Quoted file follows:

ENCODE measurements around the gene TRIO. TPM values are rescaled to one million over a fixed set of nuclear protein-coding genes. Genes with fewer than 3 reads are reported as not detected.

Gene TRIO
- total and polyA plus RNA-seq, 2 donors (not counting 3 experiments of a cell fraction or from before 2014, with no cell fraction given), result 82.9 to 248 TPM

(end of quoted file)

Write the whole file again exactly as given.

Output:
ENCODE measurements around the gene TRIO. TPM values are rescaled to one million over a fixed set of nuclear protein-coding genes. Genes with fewer than 3 reads are reported as not detected.

Gene TRIO
- total and polyA plus RNA-seq, 2 donors (not counting 3 experiments of a cell fraction or from before 2014, with no cell fraction given), result 82.9 to 248 TPM